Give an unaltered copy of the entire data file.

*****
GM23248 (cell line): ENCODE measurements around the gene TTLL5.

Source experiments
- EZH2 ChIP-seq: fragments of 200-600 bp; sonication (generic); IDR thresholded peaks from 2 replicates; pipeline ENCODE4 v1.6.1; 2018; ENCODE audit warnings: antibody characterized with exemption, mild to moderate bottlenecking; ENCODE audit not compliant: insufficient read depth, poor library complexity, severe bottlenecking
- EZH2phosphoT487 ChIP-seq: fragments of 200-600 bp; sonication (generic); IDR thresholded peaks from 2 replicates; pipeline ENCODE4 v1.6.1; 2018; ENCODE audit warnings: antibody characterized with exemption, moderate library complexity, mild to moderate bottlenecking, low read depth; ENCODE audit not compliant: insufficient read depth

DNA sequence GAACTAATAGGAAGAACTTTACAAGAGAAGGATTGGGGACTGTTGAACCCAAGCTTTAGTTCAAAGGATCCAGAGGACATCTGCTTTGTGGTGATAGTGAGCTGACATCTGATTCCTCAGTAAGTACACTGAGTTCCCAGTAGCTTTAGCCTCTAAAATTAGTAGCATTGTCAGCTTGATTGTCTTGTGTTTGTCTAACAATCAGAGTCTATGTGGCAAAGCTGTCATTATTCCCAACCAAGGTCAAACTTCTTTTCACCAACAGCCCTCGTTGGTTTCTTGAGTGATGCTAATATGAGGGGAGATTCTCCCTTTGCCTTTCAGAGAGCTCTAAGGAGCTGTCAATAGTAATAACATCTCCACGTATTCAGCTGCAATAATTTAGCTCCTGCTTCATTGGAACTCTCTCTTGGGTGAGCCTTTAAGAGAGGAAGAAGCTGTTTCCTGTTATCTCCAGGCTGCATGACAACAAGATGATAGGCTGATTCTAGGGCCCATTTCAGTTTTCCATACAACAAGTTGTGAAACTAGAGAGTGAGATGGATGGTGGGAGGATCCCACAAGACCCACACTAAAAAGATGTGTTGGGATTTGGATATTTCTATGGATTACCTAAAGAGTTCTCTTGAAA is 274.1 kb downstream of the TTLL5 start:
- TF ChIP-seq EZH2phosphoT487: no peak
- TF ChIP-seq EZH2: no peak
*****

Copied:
GM23248 (cell line): ENCODE measurements around the gene TTLL5.

Source experiments
- EZH2 ChIP-seq: fragments of 200-600 bp; sonication (generic); IDR thresholded peaks from 2 replicates; pipeline ENCODE4 v1.6.1; 2018; ENCODE audit warnings: antibody characterized with exemption, mild to moderate bottlenecking; ENCODE audit not compliant: insufficient read depth, poor library complexity, severe bottlenecking
- EZH2phosphoT487 ChIP-seq: fragments of 200-600 bp; sonication (generic); IDR thresholded peaks from 2 replicates; pipeline ENCODE4 v1.6.1; 2018; ENCODE audit warnings: antibody characterized with exemption, moderate library complexity, mild to moderate bottlenecking, low read depth; ENCODE audit not compliant: insufficient read depth

DNA sequence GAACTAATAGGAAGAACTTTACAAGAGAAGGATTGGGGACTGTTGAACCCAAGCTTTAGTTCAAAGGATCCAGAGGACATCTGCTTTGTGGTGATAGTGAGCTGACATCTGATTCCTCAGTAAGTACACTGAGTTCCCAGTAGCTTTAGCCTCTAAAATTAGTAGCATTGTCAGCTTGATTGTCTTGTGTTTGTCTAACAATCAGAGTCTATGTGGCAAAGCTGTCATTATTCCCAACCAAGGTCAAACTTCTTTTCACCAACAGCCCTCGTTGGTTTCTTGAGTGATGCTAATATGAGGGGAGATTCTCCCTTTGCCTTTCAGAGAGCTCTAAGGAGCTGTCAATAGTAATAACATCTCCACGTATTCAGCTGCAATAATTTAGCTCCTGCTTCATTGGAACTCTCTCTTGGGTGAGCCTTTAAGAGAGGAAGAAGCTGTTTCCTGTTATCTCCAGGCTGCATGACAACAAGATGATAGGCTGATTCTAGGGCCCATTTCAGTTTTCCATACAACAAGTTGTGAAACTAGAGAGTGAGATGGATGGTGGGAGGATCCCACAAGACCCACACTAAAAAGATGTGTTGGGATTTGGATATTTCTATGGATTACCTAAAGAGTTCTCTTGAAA is 274.1 kb downstream of the TTLL5 start:
- TF ChIP-seq EZH2phosphoT487: no peak
- TF ChIP-seq EZH2: no peak